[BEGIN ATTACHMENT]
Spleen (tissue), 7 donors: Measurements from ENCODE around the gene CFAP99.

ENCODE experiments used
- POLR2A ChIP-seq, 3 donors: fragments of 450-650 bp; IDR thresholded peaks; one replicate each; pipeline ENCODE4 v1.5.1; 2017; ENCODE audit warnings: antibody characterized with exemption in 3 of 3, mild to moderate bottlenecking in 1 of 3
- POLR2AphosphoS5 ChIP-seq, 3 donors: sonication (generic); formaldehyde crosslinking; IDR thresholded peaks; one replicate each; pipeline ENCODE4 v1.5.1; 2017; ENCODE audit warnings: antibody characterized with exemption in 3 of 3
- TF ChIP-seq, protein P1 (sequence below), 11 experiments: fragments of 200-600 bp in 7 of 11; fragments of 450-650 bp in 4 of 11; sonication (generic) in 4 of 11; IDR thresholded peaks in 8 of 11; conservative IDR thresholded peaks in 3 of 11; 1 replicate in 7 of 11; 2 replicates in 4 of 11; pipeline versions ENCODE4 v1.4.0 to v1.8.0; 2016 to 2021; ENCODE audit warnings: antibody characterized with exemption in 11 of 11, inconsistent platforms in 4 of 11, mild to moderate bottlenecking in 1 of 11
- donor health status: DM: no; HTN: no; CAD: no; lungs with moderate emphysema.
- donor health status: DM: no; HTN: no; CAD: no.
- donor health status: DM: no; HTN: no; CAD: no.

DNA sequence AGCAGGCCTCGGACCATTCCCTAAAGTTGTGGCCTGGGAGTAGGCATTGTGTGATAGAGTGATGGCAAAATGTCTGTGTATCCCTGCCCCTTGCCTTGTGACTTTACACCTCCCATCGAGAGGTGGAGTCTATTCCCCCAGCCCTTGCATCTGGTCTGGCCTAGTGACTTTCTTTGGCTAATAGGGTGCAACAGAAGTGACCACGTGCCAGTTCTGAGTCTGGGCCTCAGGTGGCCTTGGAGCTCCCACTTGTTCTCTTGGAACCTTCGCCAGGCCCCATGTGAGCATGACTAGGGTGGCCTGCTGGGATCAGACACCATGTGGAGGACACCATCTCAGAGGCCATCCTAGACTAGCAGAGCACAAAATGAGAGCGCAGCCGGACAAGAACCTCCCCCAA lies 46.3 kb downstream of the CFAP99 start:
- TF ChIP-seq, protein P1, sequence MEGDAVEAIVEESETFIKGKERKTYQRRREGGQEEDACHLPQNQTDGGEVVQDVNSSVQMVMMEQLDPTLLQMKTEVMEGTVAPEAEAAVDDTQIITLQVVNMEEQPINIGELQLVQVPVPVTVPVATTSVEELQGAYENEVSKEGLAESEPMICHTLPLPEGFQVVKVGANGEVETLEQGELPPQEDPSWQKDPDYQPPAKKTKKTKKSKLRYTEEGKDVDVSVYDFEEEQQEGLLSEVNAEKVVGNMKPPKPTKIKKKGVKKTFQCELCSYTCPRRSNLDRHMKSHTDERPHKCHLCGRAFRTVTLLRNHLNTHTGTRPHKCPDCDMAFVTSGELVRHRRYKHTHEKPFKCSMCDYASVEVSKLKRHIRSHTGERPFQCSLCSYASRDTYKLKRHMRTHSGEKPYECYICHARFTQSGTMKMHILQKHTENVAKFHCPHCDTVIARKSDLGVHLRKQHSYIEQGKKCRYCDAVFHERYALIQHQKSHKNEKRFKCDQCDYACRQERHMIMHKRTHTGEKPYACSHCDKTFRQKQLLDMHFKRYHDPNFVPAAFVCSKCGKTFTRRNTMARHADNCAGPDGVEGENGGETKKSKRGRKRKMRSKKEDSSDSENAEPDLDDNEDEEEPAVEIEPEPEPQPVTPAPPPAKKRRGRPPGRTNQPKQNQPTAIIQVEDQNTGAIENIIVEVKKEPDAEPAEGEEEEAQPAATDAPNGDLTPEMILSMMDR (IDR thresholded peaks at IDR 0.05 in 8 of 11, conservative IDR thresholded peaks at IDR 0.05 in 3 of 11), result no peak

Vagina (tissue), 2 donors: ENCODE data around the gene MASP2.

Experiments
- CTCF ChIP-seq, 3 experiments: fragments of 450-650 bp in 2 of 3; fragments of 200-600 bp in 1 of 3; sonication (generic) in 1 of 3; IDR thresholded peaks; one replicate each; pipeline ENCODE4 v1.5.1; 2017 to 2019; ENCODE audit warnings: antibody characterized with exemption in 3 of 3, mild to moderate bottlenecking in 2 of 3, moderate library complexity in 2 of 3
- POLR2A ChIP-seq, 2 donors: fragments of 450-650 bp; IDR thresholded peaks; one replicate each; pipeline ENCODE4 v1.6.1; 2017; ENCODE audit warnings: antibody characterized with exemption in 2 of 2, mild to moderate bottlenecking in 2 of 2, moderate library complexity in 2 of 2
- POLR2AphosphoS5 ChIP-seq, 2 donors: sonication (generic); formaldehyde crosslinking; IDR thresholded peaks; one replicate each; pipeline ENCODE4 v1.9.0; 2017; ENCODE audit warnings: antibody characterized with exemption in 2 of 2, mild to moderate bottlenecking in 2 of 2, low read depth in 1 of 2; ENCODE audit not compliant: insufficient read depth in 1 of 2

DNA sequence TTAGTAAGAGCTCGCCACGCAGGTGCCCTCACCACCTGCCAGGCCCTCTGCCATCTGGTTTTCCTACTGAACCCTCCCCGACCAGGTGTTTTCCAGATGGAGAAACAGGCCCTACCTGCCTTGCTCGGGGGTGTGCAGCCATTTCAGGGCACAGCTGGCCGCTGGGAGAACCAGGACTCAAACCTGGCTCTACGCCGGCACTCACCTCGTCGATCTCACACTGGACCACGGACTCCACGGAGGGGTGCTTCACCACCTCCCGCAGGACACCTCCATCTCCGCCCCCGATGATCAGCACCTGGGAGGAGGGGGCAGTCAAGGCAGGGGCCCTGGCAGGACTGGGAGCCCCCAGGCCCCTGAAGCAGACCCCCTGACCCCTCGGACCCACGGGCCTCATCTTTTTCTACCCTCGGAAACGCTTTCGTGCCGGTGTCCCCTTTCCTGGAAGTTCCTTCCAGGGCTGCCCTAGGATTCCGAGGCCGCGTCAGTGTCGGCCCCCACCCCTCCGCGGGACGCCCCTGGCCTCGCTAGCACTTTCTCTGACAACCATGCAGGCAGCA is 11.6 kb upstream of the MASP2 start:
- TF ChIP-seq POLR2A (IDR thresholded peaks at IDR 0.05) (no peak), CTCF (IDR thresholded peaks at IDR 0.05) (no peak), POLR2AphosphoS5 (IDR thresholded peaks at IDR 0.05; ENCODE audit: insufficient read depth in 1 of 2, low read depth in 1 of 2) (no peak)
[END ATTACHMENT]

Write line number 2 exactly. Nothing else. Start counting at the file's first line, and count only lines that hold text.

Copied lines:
ENCODE experiments used